Have you ever seen those old Bugs Bunny cartoons where one of the cartoon characters is trying to move a boulder and it just won't budge? No matter what they do - pry it with a crow bar or get ten of their friends to help - nothing makes a difference. It's a struggle.

Is that what your conversations feel like when you try and talk to others? I know mine used to feel this way, until I started using this technique to make conversations easier. It also made me feel better about my ability to make good conversation. Yes, using this technique helped me feel less self-conscious, at least when it came to talking to others.

How does feeling self-conscious cause you to struggle in your conversations?
Some common complaints I've heard are: "I just don't feel like I have anything worthwhile to say," or "I'm really boring when it comes to talking to someone one-on-one." Do any of these sound familiar?

You may think you have nothing interesting to say that the other person wants to hear. And that's ok. You don't have to have anything interesting say to have a good conversation. Huh? Let me explain.

People are really a self-interested bunch.
Dr. Phil McGraw once quoted his father as saying "You wouldn't worry so much about what others thought of you, if you knew how seldom they did." It's true. Think about how much you think about someone else's problems on a daily basis. How often do you think about world hunger, for instance? Unless your job involves dealing with world hunger on a daily basis, I'm guessing you don't think about it all that much. But what does this have to do about not struggling to have a good conversation? Why don't you have to have anything interesting to say to keep a conversation going?

It's because you can ask questions about what the other person is saying.
People are generally interested in their problems and their daily lives much more so than they're interested in others' problems. It's not selfish. It's just human nature. You can use this knowledge to your advantage so you don't have to feel like you have nothing to say. Just take something they said and ask a question about it.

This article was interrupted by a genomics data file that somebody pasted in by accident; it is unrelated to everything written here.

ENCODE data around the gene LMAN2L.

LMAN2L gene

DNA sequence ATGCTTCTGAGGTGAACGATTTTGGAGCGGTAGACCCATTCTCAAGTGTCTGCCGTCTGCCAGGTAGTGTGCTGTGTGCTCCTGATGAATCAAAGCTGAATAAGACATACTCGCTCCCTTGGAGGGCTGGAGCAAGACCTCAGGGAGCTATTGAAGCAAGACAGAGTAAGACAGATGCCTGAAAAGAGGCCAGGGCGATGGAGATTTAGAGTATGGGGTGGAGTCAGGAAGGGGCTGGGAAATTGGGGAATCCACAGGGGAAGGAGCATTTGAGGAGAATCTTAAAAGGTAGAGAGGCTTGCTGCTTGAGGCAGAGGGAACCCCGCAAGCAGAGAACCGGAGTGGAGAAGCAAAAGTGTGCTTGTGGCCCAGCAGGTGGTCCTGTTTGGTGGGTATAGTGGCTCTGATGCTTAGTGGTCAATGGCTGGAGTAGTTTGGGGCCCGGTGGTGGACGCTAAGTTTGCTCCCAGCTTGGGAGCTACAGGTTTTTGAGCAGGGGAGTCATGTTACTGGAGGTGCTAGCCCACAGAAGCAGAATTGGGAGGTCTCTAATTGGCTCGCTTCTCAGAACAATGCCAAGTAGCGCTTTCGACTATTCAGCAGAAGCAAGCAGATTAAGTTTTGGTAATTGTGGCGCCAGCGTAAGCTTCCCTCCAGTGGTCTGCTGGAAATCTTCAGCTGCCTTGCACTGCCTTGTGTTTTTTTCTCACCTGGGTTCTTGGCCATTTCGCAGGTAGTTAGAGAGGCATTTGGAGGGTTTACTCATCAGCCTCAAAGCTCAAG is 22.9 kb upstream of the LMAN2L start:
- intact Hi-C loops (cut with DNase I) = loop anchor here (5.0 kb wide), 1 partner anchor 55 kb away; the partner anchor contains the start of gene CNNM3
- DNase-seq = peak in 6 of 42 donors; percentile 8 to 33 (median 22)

Person A: "I just got back from Iowa visiting my Aunt Linda. It was a great vacation."
You: "What did you do out in Iowa?"

As you can see from the above snippet, you don't have to ask anything earth-shattering. Just ask a question that's related to what the other person is talking about. You draw them out more. They feel good because they feel like you're listening. You feel good because you're having a conversation without the struggle brought on by feeling self-conscious.

But what if you run out of questions?
It's called the end of the conversation. After you practice having smooth conversations using the art of asking questions, you should be prepared to gracefully exit the conversation. You both go on your merry way having felt better for talking to each other.

That's how you have a flowing conversation.
You don't have to struggle like a Bugs Bunny cartoon character trying to move a boulder. You just have to ask questions. It's the key to overcoming feeling self-conscious and having a good conversation.

Author's Bio: